by Art Lien | Oct 3, 2008 | Congress, Courtroom
Expecting a long day of testimony from a single witness and the playing of wiretap tapes, we were taken by surprise when Sen. Stevens’ attorney, Brendan Sullivan, launched into a theatrical explosion of outrage and indignation. He had reason: the government had not, until the late the previous night, turned over a portion of FBI interview notes where Bill Allen says that had he billed him for the improvements to his home Ted Stevens would have paid.
An argument between Brendan Sullivan and prosecutor Brenda Morris quickly escalated. “He called me out, Judge,” Ms. Morris protested “I hear a lot of noise coming from Mr. Sullivan.”
Judge Emmet Sullivan turned down the defense’s calls for dismissal or mistrial. The trial resumes on Monday.
Washington Post story here.
by Art Lien | Oct 1, 2008 | Congress, Courtroom
Bill Allen, the government’s star witness in its case against Alaska Senator Ted Stevens, described “boot camp” trips with the senator to resorts where they would hike and lose weight : “No hard liquor,” he said. “Just some wine.”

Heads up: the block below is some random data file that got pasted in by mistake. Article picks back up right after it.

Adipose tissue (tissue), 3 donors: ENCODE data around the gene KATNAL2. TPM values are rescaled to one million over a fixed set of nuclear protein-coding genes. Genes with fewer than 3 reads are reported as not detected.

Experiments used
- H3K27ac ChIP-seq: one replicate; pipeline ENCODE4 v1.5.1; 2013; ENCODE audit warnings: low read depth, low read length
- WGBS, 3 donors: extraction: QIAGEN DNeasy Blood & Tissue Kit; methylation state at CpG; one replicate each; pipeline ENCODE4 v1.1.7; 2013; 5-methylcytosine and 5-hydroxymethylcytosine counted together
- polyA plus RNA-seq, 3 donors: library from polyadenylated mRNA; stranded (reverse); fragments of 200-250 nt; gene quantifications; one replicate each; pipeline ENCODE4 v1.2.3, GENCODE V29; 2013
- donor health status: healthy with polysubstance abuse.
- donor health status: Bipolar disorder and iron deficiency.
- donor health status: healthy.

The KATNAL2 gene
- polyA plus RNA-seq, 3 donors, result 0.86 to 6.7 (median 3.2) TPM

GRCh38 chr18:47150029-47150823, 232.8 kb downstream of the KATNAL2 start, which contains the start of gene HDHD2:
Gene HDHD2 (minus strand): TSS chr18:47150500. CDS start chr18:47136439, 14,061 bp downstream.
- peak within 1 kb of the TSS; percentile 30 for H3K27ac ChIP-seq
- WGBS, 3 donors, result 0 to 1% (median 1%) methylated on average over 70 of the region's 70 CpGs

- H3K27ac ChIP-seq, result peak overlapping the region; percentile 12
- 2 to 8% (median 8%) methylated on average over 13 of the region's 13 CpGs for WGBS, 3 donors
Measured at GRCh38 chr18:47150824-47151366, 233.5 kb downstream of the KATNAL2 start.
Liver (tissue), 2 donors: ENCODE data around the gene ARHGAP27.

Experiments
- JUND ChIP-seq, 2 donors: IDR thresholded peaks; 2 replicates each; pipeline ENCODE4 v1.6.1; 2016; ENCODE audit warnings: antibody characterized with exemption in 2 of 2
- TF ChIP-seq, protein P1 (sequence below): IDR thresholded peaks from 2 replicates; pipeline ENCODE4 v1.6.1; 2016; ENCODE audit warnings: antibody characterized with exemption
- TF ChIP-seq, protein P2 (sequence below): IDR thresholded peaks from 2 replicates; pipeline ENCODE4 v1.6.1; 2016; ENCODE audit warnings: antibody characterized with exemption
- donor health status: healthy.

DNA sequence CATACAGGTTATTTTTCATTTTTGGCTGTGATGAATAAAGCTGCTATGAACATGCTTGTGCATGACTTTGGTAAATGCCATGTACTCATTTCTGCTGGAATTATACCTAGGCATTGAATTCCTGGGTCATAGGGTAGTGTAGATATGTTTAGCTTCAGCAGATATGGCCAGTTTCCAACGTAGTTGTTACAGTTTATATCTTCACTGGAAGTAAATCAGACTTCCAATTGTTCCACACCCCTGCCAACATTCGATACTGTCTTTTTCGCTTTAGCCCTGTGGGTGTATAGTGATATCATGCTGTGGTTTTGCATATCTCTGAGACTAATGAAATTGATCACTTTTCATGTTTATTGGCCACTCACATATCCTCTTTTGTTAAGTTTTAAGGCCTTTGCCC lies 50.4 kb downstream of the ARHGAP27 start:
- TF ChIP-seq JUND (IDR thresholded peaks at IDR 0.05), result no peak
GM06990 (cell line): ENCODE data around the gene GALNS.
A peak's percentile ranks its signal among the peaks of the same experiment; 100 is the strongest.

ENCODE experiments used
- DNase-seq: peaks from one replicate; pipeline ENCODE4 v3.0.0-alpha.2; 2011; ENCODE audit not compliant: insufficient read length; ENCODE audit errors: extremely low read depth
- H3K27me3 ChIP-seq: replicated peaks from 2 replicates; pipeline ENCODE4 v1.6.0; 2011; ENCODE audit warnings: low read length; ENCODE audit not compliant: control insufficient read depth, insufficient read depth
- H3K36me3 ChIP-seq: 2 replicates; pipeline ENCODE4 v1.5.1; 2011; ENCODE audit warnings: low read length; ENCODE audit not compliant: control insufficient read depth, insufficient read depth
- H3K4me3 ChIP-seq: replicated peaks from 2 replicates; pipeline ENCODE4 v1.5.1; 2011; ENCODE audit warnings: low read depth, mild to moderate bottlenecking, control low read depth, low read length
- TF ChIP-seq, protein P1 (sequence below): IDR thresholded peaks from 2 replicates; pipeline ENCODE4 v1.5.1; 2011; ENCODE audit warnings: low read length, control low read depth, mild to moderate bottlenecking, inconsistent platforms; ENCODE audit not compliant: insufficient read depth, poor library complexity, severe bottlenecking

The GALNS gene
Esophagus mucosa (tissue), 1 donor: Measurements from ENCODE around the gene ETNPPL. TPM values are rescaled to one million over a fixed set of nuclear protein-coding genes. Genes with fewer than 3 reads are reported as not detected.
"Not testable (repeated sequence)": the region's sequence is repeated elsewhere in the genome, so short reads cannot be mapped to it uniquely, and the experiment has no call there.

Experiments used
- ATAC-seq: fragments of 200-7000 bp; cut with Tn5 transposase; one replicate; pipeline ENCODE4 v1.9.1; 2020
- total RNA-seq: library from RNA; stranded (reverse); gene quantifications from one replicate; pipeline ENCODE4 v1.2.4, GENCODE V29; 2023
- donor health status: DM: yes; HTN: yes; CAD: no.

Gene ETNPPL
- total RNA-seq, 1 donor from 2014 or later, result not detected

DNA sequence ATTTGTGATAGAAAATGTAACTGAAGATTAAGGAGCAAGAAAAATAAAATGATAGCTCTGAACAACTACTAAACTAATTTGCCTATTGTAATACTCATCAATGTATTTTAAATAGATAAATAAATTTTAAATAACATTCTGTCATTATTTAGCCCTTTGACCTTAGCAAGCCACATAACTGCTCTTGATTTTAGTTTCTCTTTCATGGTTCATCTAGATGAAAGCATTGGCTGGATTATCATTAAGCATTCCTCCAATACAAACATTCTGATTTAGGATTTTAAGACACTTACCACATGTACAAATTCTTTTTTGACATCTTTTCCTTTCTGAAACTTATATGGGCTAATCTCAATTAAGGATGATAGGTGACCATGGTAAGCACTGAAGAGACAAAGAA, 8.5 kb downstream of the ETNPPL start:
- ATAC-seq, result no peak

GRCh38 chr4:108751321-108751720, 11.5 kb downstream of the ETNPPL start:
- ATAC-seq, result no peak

Allen’s testimony resumes today, and the government has indicated that they may wrap up their case as soon as Thursday.
NYT story here.
by Art Lien | Sep 22, 2008 | Congress, Courtroom
The trial of Ted Stevens began today as the Senator stood and faced a pool of 184 potential jurors. Opening arguments may begin as early as Wednesday, and a verdict is expected before the November elections.
The Anchorage Daily News story is here.
by Art Lien | Aug 23, 2008 | Congress, Courtroom
Sen. Ted Stevens was presumably campaigning in Alaska Wednesday while his lawyer, Brendan Sullivan was in a courtroom In Washington trying to persuade Judge Emmet Sullivan to move the Senator’s trial to his home state so that he could campaign nights and weekends. The Judge denied the request.
The story in the Anchorage Daily News is here.
And in local news: Erik Collins got the maximum sentence the judge could give him in an attempted murder for hire. Collins had tried on two occasions to arrange the murder of his on again off again boyfriend after taking out insurance policies on him. To make it all a little more miserable he was previously convicted of manslaughter of another lover.
NBC4 story here.